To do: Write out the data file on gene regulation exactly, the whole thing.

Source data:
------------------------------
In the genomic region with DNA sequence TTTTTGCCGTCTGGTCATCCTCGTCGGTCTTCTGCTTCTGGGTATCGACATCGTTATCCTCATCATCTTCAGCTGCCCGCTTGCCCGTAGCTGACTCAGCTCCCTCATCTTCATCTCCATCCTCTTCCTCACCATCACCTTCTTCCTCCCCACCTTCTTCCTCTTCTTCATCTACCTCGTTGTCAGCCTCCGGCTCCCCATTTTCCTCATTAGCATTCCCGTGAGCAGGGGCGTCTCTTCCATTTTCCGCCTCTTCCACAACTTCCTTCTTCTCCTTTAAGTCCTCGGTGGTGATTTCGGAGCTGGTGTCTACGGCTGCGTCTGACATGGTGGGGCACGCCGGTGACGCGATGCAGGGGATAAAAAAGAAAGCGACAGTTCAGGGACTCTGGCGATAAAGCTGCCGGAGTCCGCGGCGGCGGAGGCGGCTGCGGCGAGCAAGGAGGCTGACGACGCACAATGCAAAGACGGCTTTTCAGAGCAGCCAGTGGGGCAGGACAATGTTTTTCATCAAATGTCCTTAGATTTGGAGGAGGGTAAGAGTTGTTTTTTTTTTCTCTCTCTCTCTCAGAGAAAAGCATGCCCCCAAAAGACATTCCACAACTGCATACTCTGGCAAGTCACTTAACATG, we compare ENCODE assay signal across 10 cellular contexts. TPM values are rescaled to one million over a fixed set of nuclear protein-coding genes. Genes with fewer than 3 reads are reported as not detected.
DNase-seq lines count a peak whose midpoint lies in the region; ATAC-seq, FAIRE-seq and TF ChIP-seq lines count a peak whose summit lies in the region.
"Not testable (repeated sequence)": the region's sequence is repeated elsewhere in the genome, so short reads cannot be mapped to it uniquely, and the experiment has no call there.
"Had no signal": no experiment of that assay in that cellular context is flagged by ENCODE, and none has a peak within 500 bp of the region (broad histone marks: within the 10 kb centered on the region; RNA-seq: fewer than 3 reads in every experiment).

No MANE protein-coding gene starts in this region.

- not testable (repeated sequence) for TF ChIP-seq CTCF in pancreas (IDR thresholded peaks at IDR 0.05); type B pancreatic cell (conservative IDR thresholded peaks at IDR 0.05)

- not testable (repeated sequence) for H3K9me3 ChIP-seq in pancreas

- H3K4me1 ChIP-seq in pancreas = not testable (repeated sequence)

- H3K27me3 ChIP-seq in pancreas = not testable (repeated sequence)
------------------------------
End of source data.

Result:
In the genomic region with DNA sequence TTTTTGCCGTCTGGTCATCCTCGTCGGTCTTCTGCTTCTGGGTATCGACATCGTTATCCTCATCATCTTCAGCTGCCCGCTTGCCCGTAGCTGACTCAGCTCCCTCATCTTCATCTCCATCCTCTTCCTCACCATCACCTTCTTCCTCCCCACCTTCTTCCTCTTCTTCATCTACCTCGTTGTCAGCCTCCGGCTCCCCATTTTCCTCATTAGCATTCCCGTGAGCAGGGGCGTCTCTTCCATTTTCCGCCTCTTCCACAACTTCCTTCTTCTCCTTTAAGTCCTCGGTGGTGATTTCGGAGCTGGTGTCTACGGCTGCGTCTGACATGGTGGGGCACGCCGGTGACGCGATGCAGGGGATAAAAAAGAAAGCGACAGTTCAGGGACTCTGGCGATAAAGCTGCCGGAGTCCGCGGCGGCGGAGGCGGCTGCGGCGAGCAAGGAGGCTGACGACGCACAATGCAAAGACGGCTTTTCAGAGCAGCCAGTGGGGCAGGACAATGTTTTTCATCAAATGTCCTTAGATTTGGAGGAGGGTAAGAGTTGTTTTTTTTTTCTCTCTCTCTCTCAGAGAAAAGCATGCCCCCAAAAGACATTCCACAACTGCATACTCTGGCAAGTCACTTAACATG, we compare ENCODE assay signal across 10 cellular contexts. TPM values are rescaled to one million over a fixed set of nuclear protein-coding genes. Genes with fewer than 3 reads are reported as not detected.
DNase-seq lines count a peak whose midpoint lies in the region; ATAC-seq, FAIRE-seq and TF ChIP-seq lines count a peak whose summit lies in the region.
"Not testable (repeated sequence)": the region's sequence is repeated elsewhere in the genome, so short reads cannot be mapped to it uniquely, and the experiment has no call there.
"Had no signal": no experiment of that assay in that cellular context is flagged by ENCODE, and none has a peak within 500 bp of the region (broad histone marks: within the 10 kb centered on the region; RNA-seq: fewer than 3 reads in every experiment).

No MANE protein-coding gene starts in this region.

- not testable (repeated sequence) for TF ChIP-seq CTCF in pancreas (IDR thresholded peaks at IDR 0.05); type B pancreatic cell (conservative IDR thresholded peaks at IDR 0.05)

- not testable (repeated sequence) for H3K9me3 ChIP-seq in pancreas

- H3K4me1 ChIP-seq in pancreas = not testable (repeated sequence)

- H3K27me3 ChIP-seq in pancreas = not testable (repeated sequence)